All this month, we’re on the road in Hokkaid?, Japan’s northernmost island. Join us as we take a look at the rugged wilderness, world-class skiing and remote hot springs that make this winter wonderland so justifiably famous…
Let’s start off with a quick geography lesson, shall we?
Hokkaid? (??????, literally North Sea Circuit) is Japan’s second largest and northernmost island. If you’re not Japanese, you might have trouble identifying this landmass, though you’ve most certainly heard of its most famous export.
Indeed, Hokkaid?’s capital is the production center for the delicious amber nectar that is Sapporo beer, though the island offers much, much more than mere alcoholic delights.
First settled by the Ainu, Japan’s northerly indigenous population, Hokkaid? has been strongly influenced by Russia, Europe, America and – of course – Japanese mainlanders. Today, the island is thoroughly integrated into the modern nation, though it’s largely unlike anything you might expect to find in places like Tokyo and Kyoto.
So, without further adieu, let’s kick off our special series by taking a closer look at Japan’s winter wonderland.
In the minds of the Japanese, the island of Hokkaidō is a rough and rugged frontier that is somewhat equivalent to Alaska or the Yukon.
Surrounded by the frigid waters of the Sea of Japan, the Sea of Okhotsk, and the northern stretches of the Pacific Ocean, Hokkaidō experiences mild summers and Siberian winters.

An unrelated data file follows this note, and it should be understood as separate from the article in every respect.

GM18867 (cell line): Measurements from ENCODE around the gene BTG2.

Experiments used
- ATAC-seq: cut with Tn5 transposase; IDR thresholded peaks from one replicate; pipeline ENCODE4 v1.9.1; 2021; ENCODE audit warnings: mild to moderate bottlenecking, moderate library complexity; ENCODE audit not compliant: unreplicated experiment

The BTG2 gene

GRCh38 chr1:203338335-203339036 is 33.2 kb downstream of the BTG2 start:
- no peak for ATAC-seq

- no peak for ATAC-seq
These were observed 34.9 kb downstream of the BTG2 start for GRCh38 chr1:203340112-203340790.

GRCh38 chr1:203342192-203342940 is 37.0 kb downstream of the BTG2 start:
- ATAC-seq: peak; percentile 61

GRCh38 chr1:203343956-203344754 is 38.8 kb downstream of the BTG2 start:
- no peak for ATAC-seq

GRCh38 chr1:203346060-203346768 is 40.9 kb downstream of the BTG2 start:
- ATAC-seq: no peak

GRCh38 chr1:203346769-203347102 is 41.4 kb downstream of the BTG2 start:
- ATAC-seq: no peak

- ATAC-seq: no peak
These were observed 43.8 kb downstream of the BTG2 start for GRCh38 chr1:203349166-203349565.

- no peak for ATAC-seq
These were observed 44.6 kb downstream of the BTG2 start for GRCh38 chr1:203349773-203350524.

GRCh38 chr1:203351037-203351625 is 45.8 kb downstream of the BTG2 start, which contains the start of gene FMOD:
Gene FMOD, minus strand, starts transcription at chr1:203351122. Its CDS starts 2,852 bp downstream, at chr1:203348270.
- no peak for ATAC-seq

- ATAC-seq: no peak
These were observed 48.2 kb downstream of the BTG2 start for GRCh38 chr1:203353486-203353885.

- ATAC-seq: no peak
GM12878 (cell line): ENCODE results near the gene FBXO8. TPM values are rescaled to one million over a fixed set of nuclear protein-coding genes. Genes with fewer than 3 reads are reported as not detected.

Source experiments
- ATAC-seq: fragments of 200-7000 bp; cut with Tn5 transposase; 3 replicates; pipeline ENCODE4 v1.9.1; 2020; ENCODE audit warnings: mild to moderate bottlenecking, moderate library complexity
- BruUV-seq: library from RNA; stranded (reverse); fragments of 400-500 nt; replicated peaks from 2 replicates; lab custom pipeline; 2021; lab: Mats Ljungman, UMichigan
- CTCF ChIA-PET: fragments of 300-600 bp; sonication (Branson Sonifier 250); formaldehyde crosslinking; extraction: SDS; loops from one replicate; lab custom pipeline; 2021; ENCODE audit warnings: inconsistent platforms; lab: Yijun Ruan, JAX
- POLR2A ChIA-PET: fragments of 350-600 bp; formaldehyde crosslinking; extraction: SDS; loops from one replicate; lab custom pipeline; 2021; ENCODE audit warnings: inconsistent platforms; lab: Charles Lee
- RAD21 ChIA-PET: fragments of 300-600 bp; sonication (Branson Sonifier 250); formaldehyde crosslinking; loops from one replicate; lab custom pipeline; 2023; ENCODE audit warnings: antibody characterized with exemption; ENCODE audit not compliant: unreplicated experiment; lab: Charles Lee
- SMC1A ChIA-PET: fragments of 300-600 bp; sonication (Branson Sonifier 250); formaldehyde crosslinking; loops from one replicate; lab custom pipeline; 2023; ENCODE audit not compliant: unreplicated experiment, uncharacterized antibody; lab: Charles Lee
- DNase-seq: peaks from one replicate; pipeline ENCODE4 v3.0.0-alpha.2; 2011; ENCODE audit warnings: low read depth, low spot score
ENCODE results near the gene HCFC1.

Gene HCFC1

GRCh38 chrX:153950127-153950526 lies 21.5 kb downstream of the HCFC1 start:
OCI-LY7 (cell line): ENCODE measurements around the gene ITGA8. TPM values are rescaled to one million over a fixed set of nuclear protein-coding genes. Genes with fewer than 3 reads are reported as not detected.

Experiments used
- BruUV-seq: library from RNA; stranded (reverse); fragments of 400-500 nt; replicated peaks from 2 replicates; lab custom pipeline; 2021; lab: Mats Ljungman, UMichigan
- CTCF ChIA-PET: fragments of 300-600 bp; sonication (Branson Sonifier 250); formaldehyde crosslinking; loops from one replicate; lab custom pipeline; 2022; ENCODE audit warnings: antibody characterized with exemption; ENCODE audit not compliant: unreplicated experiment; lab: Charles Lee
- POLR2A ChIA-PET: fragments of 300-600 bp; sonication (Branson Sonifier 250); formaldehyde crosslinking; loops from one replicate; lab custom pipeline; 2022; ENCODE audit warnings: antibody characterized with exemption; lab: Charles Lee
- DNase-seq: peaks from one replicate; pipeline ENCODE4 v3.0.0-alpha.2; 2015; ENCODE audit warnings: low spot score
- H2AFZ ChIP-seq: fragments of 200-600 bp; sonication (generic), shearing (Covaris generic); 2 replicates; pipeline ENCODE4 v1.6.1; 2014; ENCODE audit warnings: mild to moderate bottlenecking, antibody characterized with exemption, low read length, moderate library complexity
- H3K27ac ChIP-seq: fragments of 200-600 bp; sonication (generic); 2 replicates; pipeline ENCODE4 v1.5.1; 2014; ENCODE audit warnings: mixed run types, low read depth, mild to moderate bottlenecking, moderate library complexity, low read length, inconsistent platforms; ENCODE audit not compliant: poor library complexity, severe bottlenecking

The centre of the island is also characterized by soaring mountains and volcanic peaks, which happen to harbor some of the world’s best skiing.
While few Americans would mention Japan and skiing in the same sentence, Hokkaidō is one of the most popular overseas destinations for winter-sports lovers from Australia and New Zealand.
The action is firmly centered on the resort of Niseko, which is regarded by skiiers and snowboarders as something of a powder heaven.
For fans of apres-ski culture, you can quite literally fling yourself down the slopes, strip down to your birthday suit, and soak the night away in a natural hot spring while cradling a bottle of sake. Bliss!
Not surprisingly, the city of Sapporo hosted the 1972 Winter Olympics, and continues to host the annual Snow Festival every February. Ice bars might be the latest rage in North American cities, but where else in the world can you see a huge and hulking ice sculpture of Hello Kitty?
Sure, it’s cold, but the island specializes in winter-warming cuisine, such as the famous Sapporo ramen, a hearty dish of miso-based soup noodles that is served up with fresh butter and sweet corn.
And, if you start to lose sensation in your fingers, you can always down a pint or two of Sapporo beer, which should help get your blood circulating.
Want to learn more about Hokkaidō? Sure you do!
Tune in all this month as Big in Japan heads north and blogs from the road.
** All images courtesy of the Wikimedia Commons Project **